Interview: Corb Lund is heading down under
Alberta Canada’s hardest working songwriter Corb Lund is bringing the band back to Australia to play the Gympie Muster and other dates. He spoke to Unpaved about growing up in the cowboy life, peak oil and the commercial perils of yodelling.
Well done on your new album Cabin Fever. It’s got a strong Texas flavour to it, which I really like.
Thank you. That’s where all the good old school songwriting’s being done these days in country music, in that Texas scene. All of my friends that live in the States that play our kind of music pretty much live in Austin. That’s kind of the Nashville of Alt or non-mainstream country.
And I notice that you played on Hayes Carll’s album a few years ago and now he’s shown up on yours.
Yeah. He’s an old buddy. We’ve been touring together for years. He helped us a lot when we were starting out in Texas and we have complimentary audiences, so we kind of trade off tours, you know? He helped out with the song Bible on the Dash and flew up to Canada to record, which was pretty cool.
You’ve got a very interesting cattle family background to draw upon in your music, but I understand you spent 15 years playing punk and metal. How did that transition come about?
I always tell people the actual question to ask is how I got into heavy rock, cos I grew up on horseback surrounded by cowboys, cattle and rodeos and my grandfather used to sing cowboy Western ballads. But when I was 16 I got into Black Sabbath and Iron Maiden, but it wasn’t very long before I realised if I could play guitar on those songs, I could play and sing the old ballads.
And one of the standout tunes on your new album features yodelling, which is something you don’t hear a whole lot on the radio!
(Laughs) No! It’s commercial poison! (Both laugh)
My eight-year-old had a very strong reaction to it, but I thought it was admirable that you’re giving it a go.
(Laughs) Yeah. I always tell people you have to yodel in moderation. But one of my favourite things to do is try to draw from all different areas of country music history, whether it’s blues or Waylon Jennings’ country rock or talkin’ blues songs like Woody Guthrie or Western swing or any of that stuff. There’s not enough of country history reflected in today’s country music. I like to dig up some of those old influences and throw them around a little bit. It turns out a lot of the kids have never heard it before, right?
Absolutely. Or just not enough yet! You come from a place where the cattle tradition is strong, but a lot of the income now comes from oil and your album’s opening track Coming Down from the Mountain is about social and economic collapse as a result of the oil running out. It seems like quite a humorous take, but is that a real concern of yours?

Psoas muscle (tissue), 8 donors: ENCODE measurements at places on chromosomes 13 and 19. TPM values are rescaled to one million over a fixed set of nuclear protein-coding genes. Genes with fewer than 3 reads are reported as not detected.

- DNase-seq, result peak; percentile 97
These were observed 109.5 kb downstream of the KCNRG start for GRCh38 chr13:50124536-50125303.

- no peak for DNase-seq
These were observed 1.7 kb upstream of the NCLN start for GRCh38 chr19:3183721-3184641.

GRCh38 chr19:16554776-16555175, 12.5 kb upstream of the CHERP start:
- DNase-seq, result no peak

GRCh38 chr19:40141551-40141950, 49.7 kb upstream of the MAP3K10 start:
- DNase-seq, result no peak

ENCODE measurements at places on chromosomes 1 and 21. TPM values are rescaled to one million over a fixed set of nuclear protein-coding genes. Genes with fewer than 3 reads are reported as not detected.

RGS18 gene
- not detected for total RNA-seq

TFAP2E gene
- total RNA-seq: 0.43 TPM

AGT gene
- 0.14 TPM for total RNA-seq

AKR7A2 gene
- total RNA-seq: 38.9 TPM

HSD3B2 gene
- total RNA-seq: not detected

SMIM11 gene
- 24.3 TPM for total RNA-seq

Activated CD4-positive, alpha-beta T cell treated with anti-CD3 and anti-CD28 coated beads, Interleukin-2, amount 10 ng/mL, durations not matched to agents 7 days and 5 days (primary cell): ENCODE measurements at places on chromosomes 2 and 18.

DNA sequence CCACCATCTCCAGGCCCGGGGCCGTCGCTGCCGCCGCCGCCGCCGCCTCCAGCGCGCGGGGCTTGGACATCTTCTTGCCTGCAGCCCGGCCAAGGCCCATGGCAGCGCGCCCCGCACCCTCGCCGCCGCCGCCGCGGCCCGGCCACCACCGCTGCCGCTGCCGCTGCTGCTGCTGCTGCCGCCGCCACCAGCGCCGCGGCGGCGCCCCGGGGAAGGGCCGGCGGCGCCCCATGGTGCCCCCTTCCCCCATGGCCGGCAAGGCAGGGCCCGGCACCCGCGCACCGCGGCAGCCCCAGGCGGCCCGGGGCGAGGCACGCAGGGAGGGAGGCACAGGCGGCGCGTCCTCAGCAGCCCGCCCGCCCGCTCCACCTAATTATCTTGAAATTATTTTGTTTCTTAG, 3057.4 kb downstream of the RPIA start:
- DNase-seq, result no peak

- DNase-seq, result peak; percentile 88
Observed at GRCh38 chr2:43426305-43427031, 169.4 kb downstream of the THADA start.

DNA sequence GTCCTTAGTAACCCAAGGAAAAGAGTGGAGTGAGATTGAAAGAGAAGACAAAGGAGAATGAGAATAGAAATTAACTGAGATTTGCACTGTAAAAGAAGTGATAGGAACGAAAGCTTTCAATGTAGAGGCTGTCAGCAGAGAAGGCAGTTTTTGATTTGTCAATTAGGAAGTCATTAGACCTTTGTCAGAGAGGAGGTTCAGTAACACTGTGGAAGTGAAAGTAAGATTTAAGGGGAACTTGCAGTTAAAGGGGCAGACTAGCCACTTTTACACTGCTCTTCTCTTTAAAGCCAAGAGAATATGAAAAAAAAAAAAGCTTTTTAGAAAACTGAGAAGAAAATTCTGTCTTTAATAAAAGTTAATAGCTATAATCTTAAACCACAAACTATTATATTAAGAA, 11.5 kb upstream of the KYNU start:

Yeah it is. I don’t necessarily think it’s going to happen, but at the same time, I buy a lot of insurance on things that are less likely to happen. It might not be a petroleum crisis or a currency meltdown, but it isn’t that distant a concept for country people to think about because we always try to have supplies in case there’s a two week blizzard or a power outage. So it might not be something entirely apocalyptic, but I think that being ready for that kind of thing is probably smart. And a lot of us have become removed from our basic living skills in terms of providing food and shelter, especially in the city, right? So that song’s kind of a dark one.
Yes. I guess the conditions in Australia are pretty comfortable in comparison to places where the economic crisis has been deep, so we might hear that song differently. It’s probably more immediate where you live.
Maybe. I mean Canada isn’t too bad off either, but the States is pretty screwed right now. We’re lucky because, like you guys, we have a lot of space, right? We don’t have the population density that some places have.
But you do make these ideas a whole lot more palatable with your use of dry humour. You’ve gotta laugh at the madness, right?
Gallows humour. (Laughs)
And your song Cows Around is a bit of an education.
Yeah, I got a lot of breeds in there. I almost got all of them, but one of the things about writing songs is that there’s always someone to nit-pick, so I’ve already heard about a couple that I missed. (Laughs)
Maybe they’ll get their moment on the next album. And are there any other musical humorists from the past you look to?
Jerry Reed. He wrote a lot of songs in the ‘70s like Eastbound and Down. He’s a really great guitar player, but he’s pretty funny too. I think it’s important. People take themselves too seriously sometimes. A lot of the record is a dark ride, so it’s good to have a bit of fun too.
So you’re headed back to Australia. How many visits have you had so far?
I think this’ll be our seventh trip. I think it might be time they considered giving us dual citizenship. I’ve been hearing about Gympie Muster for years, so I’m really looking forward to it. I like playing for all the rural guys. What do you call them, ‘ferals’?
There’s a few different categories that get thrown around, but I’m sure it’ll be quite a party. And are your band the Hurtin’ Albertans all coming?
Yeah. We’ve had the same lineup for seven years, so we’re pretty comfortable with each other. We’ve had time to get that musical ESP going. That’s why we recorded live, including vocals, with hardly any overdubs. I’m really proud of them. We’ve played thousands of shows together, so we have a pretty good live groove.